return View();

I slipped in some usage of the MvcContrib ViewDataExtensions here by using the single-parameter Add() method. This extension uses the object type as the dictionary key. This is very useful when you only have one object of a certain type in view data, and you are not using polymorphism between the controller and view. Next, in the view, I will add a small snippet to the default Index.aspx page as follows:

    .Columns(column =>
         column.For(x => x.MemberType);
         column.For(x => x.Name);
         column.For(x => x.DeclaringType);

That’s it! Hit CTRL+F5 to run the project without debugging, and you will see a screen similar to Figure 3.

Now that you’ve already seen how to start using MvcContrib, I will move into a more detailed walkthrough of the major MvcContrib features.

Major Feature Tour

MvcContrib is loaded with features and it would take much more than this article to explain them all. MvcContrib is not just the work of a handful of individuals. Rather, MvcContrib has received contributions from over one hundred individuals. I will go over a few major features in detail here, but first, here is a quick rundown of the breadth of MvcContrib.

  • XmlResult. A custom ActionResult.
  • Lots of extra action filters
  • Subcontrollers. Allows a controller to package a controller and view and send it to any view for execution.
  • Route debugger. Visualizes routes in the browser.
  • Input builders. Builds on top of Html.DisplayFor and Html.EditorFor to eliminate view code duplication.
  • Three custom view engines
  • Fluent html. Builds html with C#.
  • Include handling
  • Controller factories for four popular Inversion of Control libraries.
  • Test helpers. Makes route testing a 1-line task, among other benefits.
  • Portable areas. Packages up an entire area in a single DLL for distribution and use in any ASP.NET application, including Web Forms.

I’ll cover a few of these features in more depth below. I have chosen these few because I believe they are the most broadly applicable to a wide range of projects. MvcContrib offers a very broad set of extensions, and I encourage you to explore its full feature set on your own.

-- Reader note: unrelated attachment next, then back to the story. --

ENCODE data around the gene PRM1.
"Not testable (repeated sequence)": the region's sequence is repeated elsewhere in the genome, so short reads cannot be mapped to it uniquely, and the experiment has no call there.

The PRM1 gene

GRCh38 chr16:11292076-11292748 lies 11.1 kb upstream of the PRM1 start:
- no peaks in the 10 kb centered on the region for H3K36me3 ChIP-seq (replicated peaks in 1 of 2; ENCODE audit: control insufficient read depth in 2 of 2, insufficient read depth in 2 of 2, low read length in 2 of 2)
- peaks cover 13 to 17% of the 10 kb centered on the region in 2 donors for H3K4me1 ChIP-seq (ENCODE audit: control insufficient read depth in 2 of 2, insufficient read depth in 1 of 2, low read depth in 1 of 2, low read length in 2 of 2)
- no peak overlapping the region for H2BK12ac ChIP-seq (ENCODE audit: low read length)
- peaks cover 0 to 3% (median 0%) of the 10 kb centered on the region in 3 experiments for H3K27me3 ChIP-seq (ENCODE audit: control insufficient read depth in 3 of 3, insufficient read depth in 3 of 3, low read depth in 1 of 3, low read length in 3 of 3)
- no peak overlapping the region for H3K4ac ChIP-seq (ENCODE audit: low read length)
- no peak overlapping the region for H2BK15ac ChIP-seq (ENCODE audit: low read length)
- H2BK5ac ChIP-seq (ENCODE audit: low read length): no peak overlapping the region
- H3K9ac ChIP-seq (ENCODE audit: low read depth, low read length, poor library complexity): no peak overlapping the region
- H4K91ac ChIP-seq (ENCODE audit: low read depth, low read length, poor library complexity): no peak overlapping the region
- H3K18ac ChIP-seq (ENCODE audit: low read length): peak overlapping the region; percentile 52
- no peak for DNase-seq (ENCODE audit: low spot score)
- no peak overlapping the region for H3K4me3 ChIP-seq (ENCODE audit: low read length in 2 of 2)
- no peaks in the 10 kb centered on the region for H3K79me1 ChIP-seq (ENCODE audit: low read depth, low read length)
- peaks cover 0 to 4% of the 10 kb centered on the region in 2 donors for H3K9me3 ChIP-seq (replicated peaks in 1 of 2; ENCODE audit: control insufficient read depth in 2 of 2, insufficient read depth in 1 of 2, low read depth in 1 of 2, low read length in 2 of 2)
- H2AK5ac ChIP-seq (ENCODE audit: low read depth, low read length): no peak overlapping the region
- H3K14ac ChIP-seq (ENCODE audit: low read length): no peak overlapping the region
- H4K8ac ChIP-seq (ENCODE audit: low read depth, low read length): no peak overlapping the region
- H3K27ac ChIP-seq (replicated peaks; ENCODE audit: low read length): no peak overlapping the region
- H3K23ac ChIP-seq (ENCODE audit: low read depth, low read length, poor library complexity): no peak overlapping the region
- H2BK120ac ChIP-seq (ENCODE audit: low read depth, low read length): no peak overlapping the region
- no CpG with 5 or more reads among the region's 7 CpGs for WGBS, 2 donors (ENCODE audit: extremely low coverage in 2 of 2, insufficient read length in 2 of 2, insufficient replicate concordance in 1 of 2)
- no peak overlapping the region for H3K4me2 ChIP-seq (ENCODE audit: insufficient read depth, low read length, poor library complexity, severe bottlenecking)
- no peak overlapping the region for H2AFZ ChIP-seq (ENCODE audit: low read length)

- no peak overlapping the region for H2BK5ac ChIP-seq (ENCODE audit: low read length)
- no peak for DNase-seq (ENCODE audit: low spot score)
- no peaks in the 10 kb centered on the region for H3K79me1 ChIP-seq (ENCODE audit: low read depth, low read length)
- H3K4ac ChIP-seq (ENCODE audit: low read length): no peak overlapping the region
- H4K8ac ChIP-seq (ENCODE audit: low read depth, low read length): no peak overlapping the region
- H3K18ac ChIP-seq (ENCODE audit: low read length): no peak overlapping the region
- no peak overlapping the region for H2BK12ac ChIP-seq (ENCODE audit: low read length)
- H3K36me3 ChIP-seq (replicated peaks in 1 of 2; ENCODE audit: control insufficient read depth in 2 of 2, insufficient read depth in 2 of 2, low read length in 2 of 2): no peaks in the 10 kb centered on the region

Subcontrollers are a feature that is likely not going to be implemented by Microsoft, and that is probably because it serves an uncommon need. That need is when you need to package a controller and view and render it in a view that has no knowledge of what controller is in play. While Html.RenderAction() is more broadly applicable in most scenarios, Html.RenderAction() has the view make the decision about which controller to invoke. Conversely, when using a subcontroller, the controller makes the decision about which controller to invoke. Figure 5 shows the result of an example that uses several levels of nested subcontrollers. You can see this sample in the MvcContrib samples as well.

Figure 5: A nested subcontroller can do accept form posts.

A subcontroller can do everything a regular controller can do. It can model bind action arguments and respond to form posts at the same time. A subcontroller can also nest other subcontrollers within it. When you want the controller to decide which controller to nest, use a subcontroller over Html.RenderAction(). Doing this allows the view to remain ignorant about which controller is being nested.

The top level controller in this example uses the following action signature:

public class HomeController : Controller
public ActionResult Index(
FirstLevelSubcontroller firstLevel)
ViewData["Title"] = "Home Page";
ViewData["Message"] =
                 "Welcome to ASP.NET MVC!";
ViewData["text"] =
                 "I am a top-level controller";
return View();

The HomeController obtains the subcontroller through model binding. It requires one line in the Global.asax.cs file.

protected void Application_Start()
= new SubcontrollerBinder();